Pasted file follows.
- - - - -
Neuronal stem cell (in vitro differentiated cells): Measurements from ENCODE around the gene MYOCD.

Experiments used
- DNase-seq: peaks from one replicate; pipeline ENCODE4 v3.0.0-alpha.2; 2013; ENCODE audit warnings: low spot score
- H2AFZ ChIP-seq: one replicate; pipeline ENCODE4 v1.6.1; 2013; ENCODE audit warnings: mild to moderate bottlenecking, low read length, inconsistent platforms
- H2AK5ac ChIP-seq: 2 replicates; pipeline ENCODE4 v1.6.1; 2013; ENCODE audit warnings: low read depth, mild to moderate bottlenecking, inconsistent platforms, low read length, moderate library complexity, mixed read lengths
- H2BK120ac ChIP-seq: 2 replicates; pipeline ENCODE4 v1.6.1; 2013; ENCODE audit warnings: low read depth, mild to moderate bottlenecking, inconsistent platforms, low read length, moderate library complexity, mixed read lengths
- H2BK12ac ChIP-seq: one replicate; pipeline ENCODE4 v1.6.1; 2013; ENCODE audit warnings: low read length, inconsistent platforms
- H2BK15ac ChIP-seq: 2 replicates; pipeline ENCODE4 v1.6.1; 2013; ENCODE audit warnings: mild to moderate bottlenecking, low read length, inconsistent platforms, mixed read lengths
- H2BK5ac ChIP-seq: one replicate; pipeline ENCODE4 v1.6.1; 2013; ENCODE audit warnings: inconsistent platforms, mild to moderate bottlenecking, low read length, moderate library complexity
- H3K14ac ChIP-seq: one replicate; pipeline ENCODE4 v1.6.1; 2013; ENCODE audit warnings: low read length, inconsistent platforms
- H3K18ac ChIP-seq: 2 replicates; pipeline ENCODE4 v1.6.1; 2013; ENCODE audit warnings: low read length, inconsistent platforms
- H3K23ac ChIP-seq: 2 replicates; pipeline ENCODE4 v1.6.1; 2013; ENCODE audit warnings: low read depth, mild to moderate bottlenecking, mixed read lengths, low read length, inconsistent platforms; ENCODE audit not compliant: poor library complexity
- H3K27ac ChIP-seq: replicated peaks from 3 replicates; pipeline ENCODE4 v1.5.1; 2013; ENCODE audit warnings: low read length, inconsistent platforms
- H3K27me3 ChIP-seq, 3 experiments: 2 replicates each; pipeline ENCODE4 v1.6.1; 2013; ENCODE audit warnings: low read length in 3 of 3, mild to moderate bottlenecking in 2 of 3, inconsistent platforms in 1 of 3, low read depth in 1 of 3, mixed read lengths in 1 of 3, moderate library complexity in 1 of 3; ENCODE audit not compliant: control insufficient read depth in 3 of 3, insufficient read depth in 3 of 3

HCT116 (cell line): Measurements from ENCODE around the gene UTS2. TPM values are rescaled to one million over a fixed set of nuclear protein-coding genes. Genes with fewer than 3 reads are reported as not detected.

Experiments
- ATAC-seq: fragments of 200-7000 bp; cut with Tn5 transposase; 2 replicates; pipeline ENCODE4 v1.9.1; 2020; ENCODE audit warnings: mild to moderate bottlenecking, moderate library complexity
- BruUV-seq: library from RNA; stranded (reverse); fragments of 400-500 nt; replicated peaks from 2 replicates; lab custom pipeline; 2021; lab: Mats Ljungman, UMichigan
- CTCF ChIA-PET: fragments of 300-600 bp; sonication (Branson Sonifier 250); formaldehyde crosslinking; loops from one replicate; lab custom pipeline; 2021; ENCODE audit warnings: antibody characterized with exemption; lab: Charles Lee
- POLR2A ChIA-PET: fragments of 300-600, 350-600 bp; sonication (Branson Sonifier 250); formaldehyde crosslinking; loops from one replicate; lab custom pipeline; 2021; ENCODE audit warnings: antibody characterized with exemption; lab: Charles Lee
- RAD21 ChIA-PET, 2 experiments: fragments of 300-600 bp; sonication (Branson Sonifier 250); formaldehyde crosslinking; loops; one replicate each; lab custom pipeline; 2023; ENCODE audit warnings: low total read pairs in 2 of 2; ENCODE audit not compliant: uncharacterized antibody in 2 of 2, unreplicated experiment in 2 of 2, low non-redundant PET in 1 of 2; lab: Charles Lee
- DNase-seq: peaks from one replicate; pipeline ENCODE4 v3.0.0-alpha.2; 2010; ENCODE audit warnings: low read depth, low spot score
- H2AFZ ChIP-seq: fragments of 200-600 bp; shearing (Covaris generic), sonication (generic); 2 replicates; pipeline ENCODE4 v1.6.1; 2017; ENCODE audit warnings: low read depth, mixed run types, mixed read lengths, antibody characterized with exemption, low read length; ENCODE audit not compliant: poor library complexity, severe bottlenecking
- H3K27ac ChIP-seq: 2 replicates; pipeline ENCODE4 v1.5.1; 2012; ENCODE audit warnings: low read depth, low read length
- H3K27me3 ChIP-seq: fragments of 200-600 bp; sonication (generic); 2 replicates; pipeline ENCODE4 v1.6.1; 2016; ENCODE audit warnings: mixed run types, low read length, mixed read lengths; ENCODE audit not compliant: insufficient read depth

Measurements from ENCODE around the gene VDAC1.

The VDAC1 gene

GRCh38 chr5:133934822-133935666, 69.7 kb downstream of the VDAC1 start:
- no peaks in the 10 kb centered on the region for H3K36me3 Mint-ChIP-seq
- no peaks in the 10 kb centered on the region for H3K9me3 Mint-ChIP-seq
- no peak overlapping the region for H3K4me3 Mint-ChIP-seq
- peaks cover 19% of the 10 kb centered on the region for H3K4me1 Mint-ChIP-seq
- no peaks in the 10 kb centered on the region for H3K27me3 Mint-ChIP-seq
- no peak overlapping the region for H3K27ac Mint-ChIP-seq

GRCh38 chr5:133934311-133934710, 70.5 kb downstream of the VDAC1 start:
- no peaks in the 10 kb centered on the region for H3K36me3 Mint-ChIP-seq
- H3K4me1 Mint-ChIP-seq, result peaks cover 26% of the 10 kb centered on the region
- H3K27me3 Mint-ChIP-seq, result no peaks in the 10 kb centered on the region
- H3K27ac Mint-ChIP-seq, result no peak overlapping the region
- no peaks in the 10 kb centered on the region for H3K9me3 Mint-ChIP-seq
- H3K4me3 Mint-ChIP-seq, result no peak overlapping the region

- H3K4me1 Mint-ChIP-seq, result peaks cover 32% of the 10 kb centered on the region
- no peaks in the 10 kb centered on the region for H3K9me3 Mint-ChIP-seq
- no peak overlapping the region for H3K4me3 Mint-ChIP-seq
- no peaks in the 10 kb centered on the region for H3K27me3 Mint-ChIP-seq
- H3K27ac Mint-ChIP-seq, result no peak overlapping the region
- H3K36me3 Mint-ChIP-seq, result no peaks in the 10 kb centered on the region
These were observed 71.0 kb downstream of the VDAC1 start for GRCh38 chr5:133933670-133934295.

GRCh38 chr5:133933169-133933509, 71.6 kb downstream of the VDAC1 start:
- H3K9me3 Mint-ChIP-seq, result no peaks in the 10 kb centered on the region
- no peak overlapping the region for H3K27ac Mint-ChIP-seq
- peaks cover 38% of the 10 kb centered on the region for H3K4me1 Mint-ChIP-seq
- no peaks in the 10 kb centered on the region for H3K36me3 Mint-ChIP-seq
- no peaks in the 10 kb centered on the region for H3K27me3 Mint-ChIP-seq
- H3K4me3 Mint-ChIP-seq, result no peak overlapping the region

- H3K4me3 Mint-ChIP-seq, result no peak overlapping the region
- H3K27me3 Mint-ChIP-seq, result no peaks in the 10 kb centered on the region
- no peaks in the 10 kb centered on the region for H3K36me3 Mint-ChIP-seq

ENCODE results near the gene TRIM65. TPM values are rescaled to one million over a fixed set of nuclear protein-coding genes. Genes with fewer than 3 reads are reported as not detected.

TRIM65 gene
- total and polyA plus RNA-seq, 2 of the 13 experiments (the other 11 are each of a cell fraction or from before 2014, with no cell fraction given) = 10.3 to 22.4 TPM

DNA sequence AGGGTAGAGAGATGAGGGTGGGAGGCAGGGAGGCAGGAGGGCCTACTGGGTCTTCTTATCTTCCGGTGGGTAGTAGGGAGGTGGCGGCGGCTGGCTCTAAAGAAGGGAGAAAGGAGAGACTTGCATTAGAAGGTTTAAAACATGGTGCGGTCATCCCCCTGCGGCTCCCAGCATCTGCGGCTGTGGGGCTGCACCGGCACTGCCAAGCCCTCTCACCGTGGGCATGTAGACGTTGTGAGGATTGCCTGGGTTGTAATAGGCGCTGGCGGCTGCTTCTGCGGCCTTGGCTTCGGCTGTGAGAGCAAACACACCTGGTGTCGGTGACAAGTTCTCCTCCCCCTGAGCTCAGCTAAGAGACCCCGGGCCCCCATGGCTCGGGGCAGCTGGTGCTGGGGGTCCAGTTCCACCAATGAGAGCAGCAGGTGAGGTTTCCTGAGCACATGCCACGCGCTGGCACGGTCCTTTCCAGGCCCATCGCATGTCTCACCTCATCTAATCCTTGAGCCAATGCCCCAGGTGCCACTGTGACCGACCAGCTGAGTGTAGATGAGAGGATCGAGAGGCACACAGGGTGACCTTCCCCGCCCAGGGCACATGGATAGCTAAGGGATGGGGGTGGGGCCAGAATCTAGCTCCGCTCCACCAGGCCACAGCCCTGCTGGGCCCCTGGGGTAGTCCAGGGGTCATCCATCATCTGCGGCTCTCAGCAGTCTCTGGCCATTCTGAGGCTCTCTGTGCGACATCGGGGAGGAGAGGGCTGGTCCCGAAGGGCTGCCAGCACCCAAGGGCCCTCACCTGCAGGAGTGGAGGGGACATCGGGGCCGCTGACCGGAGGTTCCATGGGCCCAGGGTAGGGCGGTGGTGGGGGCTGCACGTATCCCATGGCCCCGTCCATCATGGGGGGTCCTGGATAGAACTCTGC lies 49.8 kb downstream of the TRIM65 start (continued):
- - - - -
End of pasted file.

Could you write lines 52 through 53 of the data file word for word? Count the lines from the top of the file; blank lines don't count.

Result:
- peaks cover 38% of the 10 kb centered on the region for H3K4me1 Mint-ChIP-seq
- no peaks in the 10 kb centered on the region for H3K36me3 Mint-ChIP-seq